SEED TREATMENT PROVES ITSELF

Jul 13, 2020


“We are starting to see higher concentrations of aphids on soybeans,” said Kevin Carlson, Federated’s agronomy sales manager, and “we are seeing [those concentrations] on seeds that were not treated with insecticide.”

As temperatures rise it is not uncommon to see aphids in soybeans, both treated and untreated, but the untreated seed is showing its vulnerability early on.

The number of aphids is not significant enough to require treatment – yet. But “keep an eye on fields,” said Carlson. Scout for aphids in soybeans, and alfalfa. “We are entering that insect time of year, and it’s early, especially for aphids.”

The potato leaf hoppers are showing up on alfalfa, which is also common in hot weather. “Leafhoppers are a significant problem in some [Federated] areas,” said Carlson, “in new seeding especially, but also in established fields.” The University of Wisconsin provides recommendations on thresholds for treating leaf hoppers. Typically, the threshold can be as low as one hopper per sweep, on average.

“Really watch those sentinel fields, especially those fields with untreated seed,” said Carlson. But as the residual effects of seed treatment wear off in the later part of the season, aphids can quickly reach treatable levels in any soybean field.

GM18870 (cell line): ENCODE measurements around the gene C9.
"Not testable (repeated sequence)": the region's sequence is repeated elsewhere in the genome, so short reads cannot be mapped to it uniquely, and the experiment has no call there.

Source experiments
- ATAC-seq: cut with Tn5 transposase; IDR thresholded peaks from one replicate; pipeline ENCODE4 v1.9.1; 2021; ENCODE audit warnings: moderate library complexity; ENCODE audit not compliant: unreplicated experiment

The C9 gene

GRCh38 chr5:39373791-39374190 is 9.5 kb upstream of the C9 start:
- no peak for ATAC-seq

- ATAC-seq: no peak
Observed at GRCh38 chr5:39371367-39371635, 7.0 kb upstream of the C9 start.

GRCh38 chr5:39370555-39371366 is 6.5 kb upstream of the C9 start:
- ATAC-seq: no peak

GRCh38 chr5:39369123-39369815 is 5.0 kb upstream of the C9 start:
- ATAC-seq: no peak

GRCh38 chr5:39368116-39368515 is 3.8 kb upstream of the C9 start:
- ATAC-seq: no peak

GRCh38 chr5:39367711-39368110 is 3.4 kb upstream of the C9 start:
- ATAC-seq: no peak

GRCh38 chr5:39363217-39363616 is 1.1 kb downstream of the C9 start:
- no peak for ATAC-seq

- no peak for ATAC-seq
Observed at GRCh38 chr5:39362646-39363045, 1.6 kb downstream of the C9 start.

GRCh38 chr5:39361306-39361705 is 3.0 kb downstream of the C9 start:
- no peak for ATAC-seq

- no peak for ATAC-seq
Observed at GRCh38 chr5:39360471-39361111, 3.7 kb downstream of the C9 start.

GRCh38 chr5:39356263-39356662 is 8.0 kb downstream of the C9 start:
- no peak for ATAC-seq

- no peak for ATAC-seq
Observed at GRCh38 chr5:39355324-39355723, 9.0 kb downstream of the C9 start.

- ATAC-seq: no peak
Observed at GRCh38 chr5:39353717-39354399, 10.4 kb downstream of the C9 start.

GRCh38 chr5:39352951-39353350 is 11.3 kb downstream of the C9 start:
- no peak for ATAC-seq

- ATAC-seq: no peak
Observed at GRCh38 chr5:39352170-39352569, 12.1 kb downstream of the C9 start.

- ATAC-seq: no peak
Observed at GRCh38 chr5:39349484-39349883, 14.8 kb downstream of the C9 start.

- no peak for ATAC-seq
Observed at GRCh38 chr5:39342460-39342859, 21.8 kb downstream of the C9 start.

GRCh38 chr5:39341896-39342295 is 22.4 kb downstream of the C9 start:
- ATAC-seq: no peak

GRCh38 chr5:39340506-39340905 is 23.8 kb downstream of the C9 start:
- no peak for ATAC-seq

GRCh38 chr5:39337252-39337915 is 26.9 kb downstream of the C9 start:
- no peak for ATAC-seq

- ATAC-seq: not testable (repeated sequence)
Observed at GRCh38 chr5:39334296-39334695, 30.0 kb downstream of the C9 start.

If you have questions, give your Federated Agronomist a call. And keep on scouting!

Read More News

May 23,2022
Biostimulants with YieldBurst® technology provide additional energy to the plant through amino acids that give plant growth a boost and help mitigate the effects of crop stress from weather, insects, or disease.
May 23,2022
In this compressed planting season, don’t lose sight of your weed control plan for your soybean fields. Stick with a plan for a pre-emerge herbicide.
 
May 09,2022
Planting is full speed ahead, and adjustable crop plans, clear communication, and good notetaking can make a big difference in how the season progresses.

Related Topics